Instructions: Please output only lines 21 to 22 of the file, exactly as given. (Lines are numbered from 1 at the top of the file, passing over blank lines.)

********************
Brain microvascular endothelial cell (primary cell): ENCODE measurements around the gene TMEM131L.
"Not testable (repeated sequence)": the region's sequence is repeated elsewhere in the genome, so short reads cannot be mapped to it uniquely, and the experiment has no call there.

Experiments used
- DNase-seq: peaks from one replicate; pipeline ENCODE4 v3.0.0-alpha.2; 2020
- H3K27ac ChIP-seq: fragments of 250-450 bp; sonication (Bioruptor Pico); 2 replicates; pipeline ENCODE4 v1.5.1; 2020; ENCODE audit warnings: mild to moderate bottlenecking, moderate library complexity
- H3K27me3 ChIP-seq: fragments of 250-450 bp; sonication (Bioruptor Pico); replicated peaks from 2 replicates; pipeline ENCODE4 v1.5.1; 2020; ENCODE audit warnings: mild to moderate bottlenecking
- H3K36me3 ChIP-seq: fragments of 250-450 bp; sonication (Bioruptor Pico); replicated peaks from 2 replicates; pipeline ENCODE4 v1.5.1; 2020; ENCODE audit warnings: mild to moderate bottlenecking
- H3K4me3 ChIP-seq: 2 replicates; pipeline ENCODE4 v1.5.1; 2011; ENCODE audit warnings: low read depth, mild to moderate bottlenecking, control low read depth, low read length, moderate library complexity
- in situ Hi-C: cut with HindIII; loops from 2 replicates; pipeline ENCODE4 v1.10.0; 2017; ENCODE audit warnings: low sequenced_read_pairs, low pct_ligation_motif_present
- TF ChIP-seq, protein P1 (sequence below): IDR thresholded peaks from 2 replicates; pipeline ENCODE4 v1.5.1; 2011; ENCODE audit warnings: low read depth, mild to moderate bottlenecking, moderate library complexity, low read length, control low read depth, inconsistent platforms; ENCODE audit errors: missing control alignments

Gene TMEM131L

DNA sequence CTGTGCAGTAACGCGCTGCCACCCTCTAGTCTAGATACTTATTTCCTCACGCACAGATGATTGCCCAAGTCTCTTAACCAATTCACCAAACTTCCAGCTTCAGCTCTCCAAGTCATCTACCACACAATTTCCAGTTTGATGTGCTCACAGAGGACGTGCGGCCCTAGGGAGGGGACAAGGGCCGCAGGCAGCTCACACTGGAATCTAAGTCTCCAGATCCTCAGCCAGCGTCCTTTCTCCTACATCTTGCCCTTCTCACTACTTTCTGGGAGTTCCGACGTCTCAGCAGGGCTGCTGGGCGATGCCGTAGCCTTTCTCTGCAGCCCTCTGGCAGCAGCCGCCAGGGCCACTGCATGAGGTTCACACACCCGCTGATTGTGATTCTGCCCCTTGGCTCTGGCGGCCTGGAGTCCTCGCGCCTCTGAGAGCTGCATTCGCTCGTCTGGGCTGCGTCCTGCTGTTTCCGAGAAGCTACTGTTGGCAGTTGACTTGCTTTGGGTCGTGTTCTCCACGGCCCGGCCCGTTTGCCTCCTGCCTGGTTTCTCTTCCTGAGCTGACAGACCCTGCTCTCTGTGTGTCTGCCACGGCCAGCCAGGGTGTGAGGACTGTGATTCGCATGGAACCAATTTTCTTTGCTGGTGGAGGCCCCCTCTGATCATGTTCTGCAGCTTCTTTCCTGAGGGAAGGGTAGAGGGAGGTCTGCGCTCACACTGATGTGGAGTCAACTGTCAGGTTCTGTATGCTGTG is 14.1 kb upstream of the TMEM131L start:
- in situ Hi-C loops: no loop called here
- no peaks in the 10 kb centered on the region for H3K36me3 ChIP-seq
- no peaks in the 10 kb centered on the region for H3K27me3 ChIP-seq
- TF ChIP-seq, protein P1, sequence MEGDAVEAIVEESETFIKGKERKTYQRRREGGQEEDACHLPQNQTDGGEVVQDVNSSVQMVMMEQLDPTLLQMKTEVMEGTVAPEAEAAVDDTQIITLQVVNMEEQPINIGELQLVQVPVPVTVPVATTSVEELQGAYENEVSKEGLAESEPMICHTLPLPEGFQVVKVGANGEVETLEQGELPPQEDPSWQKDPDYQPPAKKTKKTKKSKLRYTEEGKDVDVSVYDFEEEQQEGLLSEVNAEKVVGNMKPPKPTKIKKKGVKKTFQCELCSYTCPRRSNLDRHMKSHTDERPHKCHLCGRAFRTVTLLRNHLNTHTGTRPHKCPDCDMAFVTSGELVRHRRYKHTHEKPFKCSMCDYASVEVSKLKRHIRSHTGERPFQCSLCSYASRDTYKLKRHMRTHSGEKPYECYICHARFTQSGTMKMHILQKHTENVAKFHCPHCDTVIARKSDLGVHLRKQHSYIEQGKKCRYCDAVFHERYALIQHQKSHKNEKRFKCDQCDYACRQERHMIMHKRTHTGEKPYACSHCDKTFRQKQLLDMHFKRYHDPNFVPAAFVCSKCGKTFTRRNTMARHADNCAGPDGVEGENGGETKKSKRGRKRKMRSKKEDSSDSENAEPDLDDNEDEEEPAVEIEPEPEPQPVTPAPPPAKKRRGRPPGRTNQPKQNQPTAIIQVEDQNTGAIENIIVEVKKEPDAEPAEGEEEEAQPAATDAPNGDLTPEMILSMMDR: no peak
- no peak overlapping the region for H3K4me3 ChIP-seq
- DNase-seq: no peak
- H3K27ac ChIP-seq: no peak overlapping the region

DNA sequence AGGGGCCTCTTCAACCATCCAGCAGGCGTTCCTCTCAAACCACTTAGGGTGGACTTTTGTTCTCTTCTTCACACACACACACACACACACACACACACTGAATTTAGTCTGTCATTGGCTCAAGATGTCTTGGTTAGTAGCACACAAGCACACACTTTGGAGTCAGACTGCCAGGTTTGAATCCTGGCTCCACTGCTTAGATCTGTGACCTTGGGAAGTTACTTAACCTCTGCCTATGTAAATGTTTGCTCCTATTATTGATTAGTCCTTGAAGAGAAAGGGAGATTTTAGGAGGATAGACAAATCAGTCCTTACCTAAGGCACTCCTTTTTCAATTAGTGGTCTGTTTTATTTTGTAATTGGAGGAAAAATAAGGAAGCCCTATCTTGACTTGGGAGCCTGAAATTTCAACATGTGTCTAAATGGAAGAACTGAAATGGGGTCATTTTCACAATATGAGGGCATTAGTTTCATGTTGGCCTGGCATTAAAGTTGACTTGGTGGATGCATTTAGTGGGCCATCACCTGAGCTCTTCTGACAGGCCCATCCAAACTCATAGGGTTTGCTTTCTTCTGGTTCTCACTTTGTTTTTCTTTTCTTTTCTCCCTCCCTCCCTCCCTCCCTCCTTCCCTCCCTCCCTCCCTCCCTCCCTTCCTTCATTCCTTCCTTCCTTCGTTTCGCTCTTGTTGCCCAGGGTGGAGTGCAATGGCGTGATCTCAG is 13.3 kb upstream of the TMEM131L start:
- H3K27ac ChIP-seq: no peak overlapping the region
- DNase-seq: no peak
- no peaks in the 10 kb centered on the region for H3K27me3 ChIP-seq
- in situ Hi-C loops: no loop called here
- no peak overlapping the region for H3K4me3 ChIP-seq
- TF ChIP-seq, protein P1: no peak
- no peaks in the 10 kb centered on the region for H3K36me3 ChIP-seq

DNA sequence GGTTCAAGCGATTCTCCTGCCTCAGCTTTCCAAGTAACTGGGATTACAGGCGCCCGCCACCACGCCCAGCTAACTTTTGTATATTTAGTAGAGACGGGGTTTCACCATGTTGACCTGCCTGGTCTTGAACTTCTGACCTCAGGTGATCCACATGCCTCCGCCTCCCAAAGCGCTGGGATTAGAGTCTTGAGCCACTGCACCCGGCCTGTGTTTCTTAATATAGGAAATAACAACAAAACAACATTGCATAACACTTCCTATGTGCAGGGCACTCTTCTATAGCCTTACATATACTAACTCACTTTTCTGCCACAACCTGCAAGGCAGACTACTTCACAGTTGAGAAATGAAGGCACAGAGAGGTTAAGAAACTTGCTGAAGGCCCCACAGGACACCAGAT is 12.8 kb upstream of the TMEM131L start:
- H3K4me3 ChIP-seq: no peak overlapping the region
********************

- H3K27ac ChIP-seq: no peak overlapping the region
- DNase-seq: no peak